LABOR & DELIVERY STAFF NURSE
“Having a child is a special time in a family’s life. It is an unforgettable experience. If you ask any woman about the birth of her child, she can recount many details after several years. As a Labor & Delivery nurse, I have the privilege of sharing in this special time. Like many nurses, I enjoy making a difference in people’s lives and I am privileged to help women birth their babies every day. Usually a joyous time, childbirth can be a scary experience for some, especially if it is complicated by medical conditions. With education and empathy, I can help my patients through this experience and help them find the wonder and joy of birth. Labor & Delivery nursing provides me with autonomy, a range of experiences, and a usually satisfying and fast-paced career.”
Michelle Davis RNC, BSN
While recent trends move nursing and health care out of the hospital and into the community, some areas of nursing remain predominately in the hospital setting. One of these areas is Labor and Delivery (L&D) nursing.
L&D registered nurses use professional judgment, critical thinking, and fast decision making skills. They care for women who are laboring, having complications of pregnancy or having recently delivered. They work closely with patients, families, and other health care professionals.
L&D registered nurses provide care to women and their newborns during the antepartum, intrapartum, postpartum, and neonatal stages of this important life event. They assess each mother and baby and develop an individualized plan of care. L&D registered nurses collaborate with physicians and other health care providers to provide the best plan of care for each patient. They implement the plan of care by monitoring the mother and baby and by teaching patients about their care and topics related to women’s health and newborn care. L&D nurses evaluate the effectiveness of the care plan and modify it as needed to meet the changing needs of the mother, newborn, and family. They also provide psychosocial and emotional support to patients and families.
L&D registered nurses assume many different roles, including:
- Antepartum Nurse – provides care to patients who have complications of pregnancy requiring hospitalization.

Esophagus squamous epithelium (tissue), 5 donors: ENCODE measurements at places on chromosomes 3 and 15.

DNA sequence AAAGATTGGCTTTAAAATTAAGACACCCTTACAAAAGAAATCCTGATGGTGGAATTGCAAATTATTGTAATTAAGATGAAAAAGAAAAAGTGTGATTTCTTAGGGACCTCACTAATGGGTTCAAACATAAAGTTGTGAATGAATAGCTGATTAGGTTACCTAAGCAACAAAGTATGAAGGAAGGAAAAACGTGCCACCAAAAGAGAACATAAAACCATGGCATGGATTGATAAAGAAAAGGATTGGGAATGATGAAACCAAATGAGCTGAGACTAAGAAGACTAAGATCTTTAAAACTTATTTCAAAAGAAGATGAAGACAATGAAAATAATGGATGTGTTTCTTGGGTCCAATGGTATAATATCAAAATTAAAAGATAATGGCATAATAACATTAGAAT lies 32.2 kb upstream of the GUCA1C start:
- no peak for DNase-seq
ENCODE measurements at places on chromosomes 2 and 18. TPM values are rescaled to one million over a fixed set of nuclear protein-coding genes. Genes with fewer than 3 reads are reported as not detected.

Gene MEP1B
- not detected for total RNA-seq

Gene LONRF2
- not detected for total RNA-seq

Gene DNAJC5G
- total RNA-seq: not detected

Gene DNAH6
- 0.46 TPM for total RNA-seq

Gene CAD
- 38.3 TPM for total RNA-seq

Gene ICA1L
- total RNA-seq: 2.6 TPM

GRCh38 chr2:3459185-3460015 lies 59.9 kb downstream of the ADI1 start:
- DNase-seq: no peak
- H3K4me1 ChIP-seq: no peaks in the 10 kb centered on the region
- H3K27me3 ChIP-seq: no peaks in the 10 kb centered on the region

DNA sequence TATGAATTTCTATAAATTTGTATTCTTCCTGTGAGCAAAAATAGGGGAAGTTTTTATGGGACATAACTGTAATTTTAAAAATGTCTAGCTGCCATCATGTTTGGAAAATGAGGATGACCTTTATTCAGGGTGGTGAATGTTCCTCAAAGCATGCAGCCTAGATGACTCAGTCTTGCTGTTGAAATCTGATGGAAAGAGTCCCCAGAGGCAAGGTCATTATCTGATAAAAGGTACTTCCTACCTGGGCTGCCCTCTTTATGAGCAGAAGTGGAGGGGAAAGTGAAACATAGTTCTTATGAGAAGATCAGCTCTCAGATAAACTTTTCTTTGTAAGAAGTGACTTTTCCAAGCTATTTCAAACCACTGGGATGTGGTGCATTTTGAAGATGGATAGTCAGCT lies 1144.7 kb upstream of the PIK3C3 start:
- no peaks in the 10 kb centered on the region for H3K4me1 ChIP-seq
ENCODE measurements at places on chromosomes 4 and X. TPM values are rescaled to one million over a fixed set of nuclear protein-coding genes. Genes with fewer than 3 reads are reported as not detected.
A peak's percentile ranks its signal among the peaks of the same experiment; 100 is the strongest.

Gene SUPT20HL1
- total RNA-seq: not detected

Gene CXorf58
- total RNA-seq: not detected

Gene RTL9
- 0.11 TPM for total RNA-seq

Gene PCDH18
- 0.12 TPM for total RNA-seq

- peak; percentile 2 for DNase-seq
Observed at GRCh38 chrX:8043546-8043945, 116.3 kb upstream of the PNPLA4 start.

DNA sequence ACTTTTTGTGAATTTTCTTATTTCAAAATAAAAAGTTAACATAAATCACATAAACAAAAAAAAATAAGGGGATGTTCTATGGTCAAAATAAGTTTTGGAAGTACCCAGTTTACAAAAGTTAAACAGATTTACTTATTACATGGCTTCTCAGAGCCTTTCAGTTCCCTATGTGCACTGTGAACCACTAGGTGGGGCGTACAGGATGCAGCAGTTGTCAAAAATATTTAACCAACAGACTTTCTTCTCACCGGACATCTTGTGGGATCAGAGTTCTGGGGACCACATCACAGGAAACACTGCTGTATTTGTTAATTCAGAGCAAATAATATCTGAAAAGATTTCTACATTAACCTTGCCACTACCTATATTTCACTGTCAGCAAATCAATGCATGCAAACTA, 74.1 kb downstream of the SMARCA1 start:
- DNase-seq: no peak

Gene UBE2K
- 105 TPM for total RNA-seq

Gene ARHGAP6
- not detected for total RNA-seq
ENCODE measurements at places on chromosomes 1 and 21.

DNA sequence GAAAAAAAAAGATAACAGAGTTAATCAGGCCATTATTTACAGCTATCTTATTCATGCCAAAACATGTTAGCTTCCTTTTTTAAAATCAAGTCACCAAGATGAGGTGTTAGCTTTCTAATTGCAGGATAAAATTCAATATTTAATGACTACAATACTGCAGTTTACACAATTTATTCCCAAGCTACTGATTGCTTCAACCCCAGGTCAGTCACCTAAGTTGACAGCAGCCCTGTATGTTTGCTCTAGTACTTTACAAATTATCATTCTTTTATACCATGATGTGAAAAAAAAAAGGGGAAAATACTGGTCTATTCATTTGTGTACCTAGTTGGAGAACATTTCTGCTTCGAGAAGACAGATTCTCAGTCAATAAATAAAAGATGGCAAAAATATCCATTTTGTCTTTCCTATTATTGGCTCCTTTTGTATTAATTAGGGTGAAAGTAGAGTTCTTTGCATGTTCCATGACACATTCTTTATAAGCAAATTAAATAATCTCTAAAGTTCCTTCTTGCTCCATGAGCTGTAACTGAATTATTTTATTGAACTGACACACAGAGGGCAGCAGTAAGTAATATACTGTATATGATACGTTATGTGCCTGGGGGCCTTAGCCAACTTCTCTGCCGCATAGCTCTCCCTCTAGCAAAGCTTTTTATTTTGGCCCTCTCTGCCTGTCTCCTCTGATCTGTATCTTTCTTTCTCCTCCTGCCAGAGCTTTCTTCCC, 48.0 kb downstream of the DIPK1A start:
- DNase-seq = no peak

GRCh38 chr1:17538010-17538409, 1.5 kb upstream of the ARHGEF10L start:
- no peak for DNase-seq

- L&D Nurse – provides care to patients in labor who have uncomplicated or complicated deliveries.
- Circulating Nurse – manages patient care in the Operating Room during a cesarean delivery.
- Scrub Nurse – works directly with the surgeons during a cesarean delivery by passing instruments, etc, to the physicians.
- Postpartum Nurse – provides care to patients who have recently delivered.
Nursery Nurse – provides care to newborns.L&D registered nurses also may work as clinical coordinators responsible for patient assignments and coordinating patient care. L&D registered nurses also may hold positions in clinical education, research or medical sales. With further education, they can be managers or advanced practice nurses, for example a nurse practitioner or a perinatal clinical nurse specialist.
High Risk Obstetrics
L&D registered nurses work in a variety of urban and rural settings including:
- Hospital L&D Units
- Physician offices
- Maternity Centers
- Birthing Centers
L&D nursing requires empathy, critical thinking, decision-making, and communication skills. Most L&D registered nurses have some general medical-surgical nursing background. L&D nurses must be able to communicate well with patients, families, and other health care providers. They must be skilled in prioritizing patient needs and cope well with a fast-paced, sometimes stressful environment.
RN license with a Bachelor of Science in Nursing (BSN), Associate Degree in Nursing (ADN), or hospital diploma. L&D registered nurses are also required to be educated in neonatal resuscitation and fetal monitoring.
Certification exams may also be taken in specialty areas after two years of specialty practice. These include areas such as Intrapartum Nursing, Postpartum Nursing, Fetal Monitoring, and Nursery. Registered nurses who complete certification requirements may use the RN,C designation.
The median annual wage for registered nurses in 1997 was $41,400 and the median hourly wage was $18.88, according to the U. S. Bureau of Labor Statistics. However, some 30 percent of all registered nurses earn between $40,000 and $50,000 and another 16 percent earn from $50,000 to $89,000.
Association of Women’s Health, Obstetric and Neonatal Nurses
2000 L Street, NW, Suite 740
Washington DC 20036
Fax: (202) 728-0575